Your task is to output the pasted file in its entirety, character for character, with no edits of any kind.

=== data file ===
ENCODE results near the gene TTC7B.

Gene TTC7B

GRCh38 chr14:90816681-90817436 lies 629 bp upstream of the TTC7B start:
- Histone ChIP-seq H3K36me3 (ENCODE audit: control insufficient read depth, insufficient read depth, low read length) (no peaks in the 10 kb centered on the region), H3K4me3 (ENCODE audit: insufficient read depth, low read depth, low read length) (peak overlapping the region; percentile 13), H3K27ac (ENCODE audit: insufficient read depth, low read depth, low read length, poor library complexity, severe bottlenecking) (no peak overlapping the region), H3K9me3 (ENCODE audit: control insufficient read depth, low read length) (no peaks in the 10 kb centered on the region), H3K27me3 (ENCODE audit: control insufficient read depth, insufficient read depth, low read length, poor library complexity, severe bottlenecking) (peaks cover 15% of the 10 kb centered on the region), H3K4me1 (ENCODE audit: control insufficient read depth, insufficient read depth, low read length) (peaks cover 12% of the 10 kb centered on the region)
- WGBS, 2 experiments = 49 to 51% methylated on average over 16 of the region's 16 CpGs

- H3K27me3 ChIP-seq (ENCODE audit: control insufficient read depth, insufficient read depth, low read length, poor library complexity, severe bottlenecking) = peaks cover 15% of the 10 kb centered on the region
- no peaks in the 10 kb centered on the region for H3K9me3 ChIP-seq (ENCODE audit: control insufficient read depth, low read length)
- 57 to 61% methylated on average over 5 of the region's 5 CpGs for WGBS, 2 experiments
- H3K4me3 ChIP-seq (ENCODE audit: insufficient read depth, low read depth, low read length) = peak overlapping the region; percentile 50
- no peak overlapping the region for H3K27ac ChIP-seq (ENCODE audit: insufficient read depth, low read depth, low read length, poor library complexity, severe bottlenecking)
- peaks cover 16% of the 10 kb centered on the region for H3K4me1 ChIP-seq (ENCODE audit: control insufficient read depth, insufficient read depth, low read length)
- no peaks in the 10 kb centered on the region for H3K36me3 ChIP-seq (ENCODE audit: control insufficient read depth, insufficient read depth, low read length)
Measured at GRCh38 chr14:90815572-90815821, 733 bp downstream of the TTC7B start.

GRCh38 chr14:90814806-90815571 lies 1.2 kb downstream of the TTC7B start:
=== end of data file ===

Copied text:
ENCODE results near the gene TTC7B.

Gene TTC7B

GRCh38 chr14:90816681-90817436 lies 629 bp upstream of the TTC7B start:
- Histone ChIP-seq H3K36me3 (ENCODE audit: control insufficient read depth, insufficient read depth, low read length) (no peaks in the 10 kb centered on the region), H3K4me3 (ENCODE audit: insufficient read depth, low read depth, low read length) (peak overlapping the region; percentile 13), H3K27ac (ENCODE audit: insufficient read depth, low read depth, low read length, poor library complexity, severe bottlenecking) (no peak overlapping the region), H3K9me3 (ENCODE audit: control insufficient read depth, low read length) (no peaks in the 10 kb centered on the region), H3K27me3 (ENCODE audit: control insufficient read depth, insufficient read depth, low read length, poor library complexity, severe bottlenecking) (peaks cover 15% of the 10 kb centered on the region), H3K4me1 (ENCODE audit: control insufficient read depth, insufficient read depth, low read length) (peaks cover 12% of the 10 kb centered on the region)
- WGBS, 2 experiments = 49 to 51% methylated on average over 16 of the region's 16 CpGs

- H3K27me3 ChIP-seq (ENCODE audit: control insufficient read depth, insufficient read depth, low read length, poor library complexity, severe bottlenecking) = peaks cover 15% of the 10 kb centered on the region
- no peaks in the 10 kb centered on the region for H3K9me3 ChIP-seq (ENCODE audit: control insufficient read depth, low read length)
- 57 to 61% methylated on average over 5 of the region's 5 CpGs for WGBS, 2 experiments
- H3K4me3 ChIP-seq (ENCODE audit: insufficient read depth, low read depth, low read length) = peak overlapping the region; percentile 50
- no peak overlapping the region for H3K27ac ChIP-seq (ENCODE audit: insufficient read depth, low read depth, low read length, poor library complexity, severe bottlenecking)
- peaks cover 16% of the 10 kb centered on the region for H3K4me1 ChIP-seq (ENCODE audit: control insufficient read depth, insufficient read depth, low read length)
- no peaks in the 10 kb centered on the region for H3K36me3 ChIP-seq (ENCODE audit: control insufficient read depth, insufficient read depth, low read length)
Measured at GRCh38 chr14:90815572-90815821, 733 bp downstream of the TTC7B start.

GRCh38 chr14:90814806-90815571 lies 1.2 kb downstream of the TTC7B start: